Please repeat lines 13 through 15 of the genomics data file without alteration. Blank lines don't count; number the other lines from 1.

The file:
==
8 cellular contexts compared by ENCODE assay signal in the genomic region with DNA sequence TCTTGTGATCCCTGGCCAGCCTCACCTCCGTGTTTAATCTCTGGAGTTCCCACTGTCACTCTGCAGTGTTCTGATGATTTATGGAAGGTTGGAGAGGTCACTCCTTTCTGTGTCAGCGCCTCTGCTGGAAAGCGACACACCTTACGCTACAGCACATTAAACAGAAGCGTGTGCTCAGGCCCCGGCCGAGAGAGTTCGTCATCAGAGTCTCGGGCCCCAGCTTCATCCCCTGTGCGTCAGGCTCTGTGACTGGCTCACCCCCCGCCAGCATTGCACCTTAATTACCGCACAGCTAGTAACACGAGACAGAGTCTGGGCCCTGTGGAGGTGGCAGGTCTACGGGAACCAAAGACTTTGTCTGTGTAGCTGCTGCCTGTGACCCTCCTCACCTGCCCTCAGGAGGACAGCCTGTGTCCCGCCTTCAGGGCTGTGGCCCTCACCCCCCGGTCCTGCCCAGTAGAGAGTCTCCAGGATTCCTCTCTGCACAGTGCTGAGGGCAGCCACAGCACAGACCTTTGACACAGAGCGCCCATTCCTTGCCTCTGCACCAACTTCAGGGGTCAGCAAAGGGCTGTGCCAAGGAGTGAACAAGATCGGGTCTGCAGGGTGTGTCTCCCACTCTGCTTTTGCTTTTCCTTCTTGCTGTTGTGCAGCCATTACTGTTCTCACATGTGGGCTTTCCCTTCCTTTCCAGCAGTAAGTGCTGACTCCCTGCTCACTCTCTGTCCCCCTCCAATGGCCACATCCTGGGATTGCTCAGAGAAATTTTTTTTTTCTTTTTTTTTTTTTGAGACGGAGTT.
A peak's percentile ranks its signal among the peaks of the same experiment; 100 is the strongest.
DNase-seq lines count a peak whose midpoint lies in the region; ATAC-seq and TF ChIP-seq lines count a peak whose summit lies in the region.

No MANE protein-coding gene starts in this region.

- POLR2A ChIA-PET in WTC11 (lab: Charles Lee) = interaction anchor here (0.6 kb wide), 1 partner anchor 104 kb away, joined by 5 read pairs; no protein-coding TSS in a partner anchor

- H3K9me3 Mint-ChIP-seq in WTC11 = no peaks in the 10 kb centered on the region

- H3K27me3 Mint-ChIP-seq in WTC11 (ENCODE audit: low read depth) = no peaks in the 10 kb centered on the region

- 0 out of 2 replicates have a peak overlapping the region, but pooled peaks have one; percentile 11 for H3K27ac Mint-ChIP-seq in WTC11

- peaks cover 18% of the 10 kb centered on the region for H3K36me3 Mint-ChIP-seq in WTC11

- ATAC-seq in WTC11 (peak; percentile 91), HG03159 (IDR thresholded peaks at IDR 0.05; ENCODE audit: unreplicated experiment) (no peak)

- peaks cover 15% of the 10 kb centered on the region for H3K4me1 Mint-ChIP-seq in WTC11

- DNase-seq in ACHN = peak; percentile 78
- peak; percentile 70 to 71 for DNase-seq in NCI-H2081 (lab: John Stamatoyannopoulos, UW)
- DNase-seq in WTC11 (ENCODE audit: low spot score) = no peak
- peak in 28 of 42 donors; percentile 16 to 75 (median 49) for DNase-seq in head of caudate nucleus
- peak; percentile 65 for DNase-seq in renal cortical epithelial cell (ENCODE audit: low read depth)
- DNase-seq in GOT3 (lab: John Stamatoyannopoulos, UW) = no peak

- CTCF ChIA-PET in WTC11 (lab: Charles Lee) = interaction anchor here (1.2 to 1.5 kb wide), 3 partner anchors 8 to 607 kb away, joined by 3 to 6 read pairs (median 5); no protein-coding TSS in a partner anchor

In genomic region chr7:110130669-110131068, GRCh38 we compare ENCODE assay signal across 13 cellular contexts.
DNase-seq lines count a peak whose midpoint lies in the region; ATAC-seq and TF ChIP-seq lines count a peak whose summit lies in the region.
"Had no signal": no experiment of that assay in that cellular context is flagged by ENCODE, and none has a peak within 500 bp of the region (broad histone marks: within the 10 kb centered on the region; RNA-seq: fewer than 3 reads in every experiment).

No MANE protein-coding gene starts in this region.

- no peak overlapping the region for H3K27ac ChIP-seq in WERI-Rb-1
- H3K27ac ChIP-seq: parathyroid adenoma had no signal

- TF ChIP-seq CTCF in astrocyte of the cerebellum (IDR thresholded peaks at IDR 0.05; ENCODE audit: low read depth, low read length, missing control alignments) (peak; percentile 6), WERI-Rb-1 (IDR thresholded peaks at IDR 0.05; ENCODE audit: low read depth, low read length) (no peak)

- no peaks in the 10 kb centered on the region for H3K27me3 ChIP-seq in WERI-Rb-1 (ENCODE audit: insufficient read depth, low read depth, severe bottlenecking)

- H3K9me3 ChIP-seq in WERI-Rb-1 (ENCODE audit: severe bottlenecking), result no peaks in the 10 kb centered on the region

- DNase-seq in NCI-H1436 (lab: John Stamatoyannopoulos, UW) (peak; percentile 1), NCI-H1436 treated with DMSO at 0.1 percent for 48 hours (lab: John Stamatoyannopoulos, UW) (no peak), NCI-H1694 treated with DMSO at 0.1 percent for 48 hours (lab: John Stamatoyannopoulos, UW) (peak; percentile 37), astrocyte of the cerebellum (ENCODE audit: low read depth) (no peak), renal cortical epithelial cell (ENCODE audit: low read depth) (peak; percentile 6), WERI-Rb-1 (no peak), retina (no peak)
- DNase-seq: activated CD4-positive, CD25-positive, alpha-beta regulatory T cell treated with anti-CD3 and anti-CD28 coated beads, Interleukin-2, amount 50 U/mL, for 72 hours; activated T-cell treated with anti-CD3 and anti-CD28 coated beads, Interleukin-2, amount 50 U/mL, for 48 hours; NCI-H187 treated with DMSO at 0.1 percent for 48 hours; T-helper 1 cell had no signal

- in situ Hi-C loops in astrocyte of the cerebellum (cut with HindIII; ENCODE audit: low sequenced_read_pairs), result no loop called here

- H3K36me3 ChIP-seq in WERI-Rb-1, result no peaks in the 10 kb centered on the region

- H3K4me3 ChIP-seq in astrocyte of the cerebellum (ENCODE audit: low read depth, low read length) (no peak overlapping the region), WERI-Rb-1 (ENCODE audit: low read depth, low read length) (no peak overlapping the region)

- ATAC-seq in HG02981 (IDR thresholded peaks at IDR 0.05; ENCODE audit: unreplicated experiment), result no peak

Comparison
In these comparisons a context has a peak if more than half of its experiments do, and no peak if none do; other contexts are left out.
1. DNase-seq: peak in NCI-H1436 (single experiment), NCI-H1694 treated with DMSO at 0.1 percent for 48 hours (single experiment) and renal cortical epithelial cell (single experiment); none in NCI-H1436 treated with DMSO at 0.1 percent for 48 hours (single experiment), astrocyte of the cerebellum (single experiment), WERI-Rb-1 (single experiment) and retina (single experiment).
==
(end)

- peak; percentile 70 to 71 for DNase-seq in NCI-H2081 (lab: John Stamatoyannopoulos, UW)
- DNase-seq in WTC11 (ENCODE audit: low spot score) = no peak
- peak in 28 of 42 donors; percentile 16 to 75 (median 49) for DNase-seq in head of caudate nucleus